Agencies Close Parts of Grand Teton National Park in Hunt for Suspected Killer
Local, state and federal agencies in northwestern Wyoming are seeking the public's help in finding a suspect in a triple homicide in Idaho last month, according to the National Park Service Investigative Services Branch Tuesday.
Meanwhile, agencies in the manhunt for Gerald "Mike" Bulllinger in the Bridger-Teton National Forest have closed the Pacific Creek Campground for public safety.
Likewise, authorities have closed the Lava Creek, Box Creek, and Clear Creek trails, and all the area surrounding Enos Lake in the Teton Wilderness Area.
The road closure on the Pacific Creek Road begins at the forest boundary. Pilgrim Creek Road in Grand Teton National Park has also been temporarily closed.
Bullinger, 60, is a person of interest in the shooting death of his wife -- Cheryl Baker of Ogden, Utah -- a teenager and another adult, whose bodies were discovered in a shed in Caldwell, Idaho, on June 19. Baker's car was found in a remote campground north of Moran
Bullinger is described as a white male 6-feet 1-inch tall, weighing 240 pounds, with gray hair and brown eyes. He was last seen wearing a ball cap.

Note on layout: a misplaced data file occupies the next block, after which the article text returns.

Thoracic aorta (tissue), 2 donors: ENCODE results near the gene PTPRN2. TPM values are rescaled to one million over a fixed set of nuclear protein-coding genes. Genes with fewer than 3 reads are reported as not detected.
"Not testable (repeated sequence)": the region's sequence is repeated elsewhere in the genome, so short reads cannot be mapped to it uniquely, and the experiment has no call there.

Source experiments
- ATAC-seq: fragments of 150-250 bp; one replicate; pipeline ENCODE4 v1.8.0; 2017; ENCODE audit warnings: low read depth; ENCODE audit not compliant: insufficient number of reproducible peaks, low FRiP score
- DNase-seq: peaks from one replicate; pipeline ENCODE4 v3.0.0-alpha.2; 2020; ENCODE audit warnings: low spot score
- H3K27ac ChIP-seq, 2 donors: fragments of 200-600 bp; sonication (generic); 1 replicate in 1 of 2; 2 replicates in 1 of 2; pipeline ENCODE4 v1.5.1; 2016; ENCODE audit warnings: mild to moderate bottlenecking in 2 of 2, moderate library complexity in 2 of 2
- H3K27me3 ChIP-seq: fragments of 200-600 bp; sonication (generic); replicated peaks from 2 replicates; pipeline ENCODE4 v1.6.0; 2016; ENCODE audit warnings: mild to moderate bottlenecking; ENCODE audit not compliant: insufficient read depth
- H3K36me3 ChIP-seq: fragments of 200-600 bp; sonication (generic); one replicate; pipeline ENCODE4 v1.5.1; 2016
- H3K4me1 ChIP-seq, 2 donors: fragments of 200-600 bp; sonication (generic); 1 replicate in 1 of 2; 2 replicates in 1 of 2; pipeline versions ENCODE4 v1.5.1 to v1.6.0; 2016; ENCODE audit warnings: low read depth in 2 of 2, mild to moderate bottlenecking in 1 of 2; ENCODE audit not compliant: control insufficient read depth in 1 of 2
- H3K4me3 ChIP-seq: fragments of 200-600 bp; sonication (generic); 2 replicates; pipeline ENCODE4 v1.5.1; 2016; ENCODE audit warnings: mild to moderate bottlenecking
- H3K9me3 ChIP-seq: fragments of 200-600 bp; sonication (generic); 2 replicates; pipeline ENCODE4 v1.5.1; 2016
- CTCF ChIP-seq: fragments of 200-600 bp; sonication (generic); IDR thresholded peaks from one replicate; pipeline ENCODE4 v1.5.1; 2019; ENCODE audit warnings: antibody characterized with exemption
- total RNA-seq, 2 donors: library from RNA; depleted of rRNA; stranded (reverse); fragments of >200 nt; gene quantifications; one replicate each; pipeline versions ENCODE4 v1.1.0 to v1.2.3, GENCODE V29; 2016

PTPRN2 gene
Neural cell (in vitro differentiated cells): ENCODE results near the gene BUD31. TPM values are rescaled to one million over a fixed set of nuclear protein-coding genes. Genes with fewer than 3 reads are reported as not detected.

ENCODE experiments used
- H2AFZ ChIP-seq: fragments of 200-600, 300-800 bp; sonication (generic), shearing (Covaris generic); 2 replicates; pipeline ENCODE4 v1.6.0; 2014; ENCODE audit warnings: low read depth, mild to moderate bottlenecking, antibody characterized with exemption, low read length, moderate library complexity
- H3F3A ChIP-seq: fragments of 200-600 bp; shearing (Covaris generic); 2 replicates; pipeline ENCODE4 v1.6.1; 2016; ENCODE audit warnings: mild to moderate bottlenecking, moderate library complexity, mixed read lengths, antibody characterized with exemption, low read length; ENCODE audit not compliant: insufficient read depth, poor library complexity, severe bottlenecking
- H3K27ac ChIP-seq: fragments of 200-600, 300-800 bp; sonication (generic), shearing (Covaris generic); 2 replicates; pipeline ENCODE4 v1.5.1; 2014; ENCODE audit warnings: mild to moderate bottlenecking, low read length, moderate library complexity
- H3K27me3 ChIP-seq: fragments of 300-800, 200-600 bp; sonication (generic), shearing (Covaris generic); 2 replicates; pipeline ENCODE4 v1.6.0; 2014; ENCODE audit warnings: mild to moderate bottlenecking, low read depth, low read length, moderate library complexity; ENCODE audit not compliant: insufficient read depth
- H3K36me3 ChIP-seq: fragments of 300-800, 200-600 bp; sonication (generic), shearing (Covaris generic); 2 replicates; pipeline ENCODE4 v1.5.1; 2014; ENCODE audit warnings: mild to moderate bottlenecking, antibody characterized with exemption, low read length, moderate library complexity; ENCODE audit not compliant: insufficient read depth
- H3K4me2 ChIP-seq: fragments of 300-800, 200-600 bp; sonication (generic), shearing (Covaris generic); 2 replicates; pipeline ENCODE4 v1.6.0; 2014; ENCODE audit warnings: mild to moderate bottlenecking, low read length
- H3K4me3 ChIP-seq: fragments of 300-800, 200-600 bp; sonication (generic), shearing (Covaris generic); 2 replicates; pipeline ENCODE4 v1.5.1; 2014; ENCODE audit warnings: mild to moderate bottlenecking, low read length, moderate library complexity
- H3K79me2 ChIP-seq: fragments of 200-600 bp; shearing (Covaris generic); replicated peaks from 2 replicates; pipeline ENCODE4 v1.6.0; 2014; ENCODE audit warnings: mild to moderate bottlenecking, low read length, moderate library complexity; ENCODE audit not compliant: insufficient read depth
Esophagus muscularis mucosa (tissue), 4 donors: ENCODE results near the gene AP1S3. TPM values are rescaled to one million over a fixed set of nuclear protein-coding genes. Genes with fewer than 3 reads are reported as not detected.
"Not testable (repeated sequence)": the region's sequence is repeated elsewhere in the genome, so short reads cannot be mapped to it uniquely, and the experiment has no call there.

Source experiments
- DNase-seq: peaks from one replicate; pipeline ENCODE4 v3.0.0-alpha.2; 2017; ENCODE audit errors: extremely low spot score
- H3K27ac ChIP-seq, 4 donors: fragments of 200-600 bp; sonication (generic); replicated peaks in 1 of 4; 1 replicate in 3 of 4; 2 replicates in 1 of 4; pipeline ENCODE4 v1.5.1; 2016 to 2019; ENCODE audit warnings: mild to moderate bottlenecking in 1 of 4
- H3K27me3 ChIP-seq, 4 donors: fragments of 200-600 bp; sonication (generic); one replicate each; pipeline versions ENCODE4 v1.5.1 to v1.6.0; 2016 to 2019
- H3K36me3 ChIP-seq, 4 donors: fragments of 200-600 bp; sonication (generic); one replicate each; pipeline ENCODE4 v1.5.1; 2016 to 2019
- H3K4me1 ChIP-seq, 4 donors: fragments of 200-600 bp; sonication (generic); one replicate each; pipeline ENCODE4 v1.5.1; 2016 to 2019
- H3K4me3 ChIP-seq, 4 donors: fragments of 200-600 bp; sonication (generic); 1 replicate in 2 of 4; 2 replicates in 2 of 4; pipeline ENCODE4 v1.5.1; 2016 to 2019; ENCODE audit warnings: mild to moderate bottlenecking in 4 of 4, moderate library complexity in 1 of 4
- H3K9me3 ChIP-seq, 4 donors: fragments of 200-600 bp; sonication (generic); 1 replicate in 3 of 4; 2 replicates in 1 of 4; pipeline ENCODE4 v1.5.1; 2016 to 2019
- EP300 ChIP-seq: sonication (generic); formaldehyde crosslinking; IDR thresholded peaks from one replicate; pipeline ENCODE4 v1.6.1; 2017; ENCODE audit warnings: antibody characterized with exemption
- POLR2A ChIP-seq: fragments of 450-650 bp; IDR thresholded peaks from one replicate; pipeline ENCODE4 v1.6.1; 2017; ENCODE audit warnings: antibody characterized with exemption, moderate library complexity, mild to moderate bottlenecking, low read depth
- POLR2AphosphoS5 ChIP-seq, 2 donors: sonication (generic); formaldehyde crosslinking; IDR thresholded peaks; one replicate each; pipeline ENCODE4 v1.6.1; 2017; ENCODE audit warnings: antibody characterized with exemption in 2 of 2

He is possibly armed and considered dangerous.
Agencies in the manhunt want to talk to people who camped at the Pacific Creek Campground in the Bridger-Teton National Forest from June 1 to Monday to determine if any of them encountered Bullinger, according to the news release.
Whether whether you may have seen Bullinger or not, you may be able to help investigators. The Sheriff's Office wants to interview anyone who spent time at the campground about the time his wife's car was abandoned.
Agencies involved in the search include the Teton County Sheriff's Office, the U.S. Forest Service, the Federal Bureau of Investigation, the U.S. Marshals Service, the Wyoming Game and Fish Department, and the Teton County Emergency Management. The agencies also are using cadaver dogs.
If you see something suspicious in any National Park Service area, stay safe and tell us about it. It may take time to reach park personnel and/or areas with cell or internet service.
Talk to any Park Service employee for help in reporting suspicious activity, or give us a call. You don't have to tell us who you are, but please tell us what you know by contacting authorities:
- Call the Park Service's Investigative Services tip line at (888) 653-0009.
- Text to (202) 379-4761.
- Visit the National Park Services Investigative Services Branch and click "Submit a Tip."
- Message on Facebook NPS Investigative Services Branch or Twitter @SpecialAgentNPS.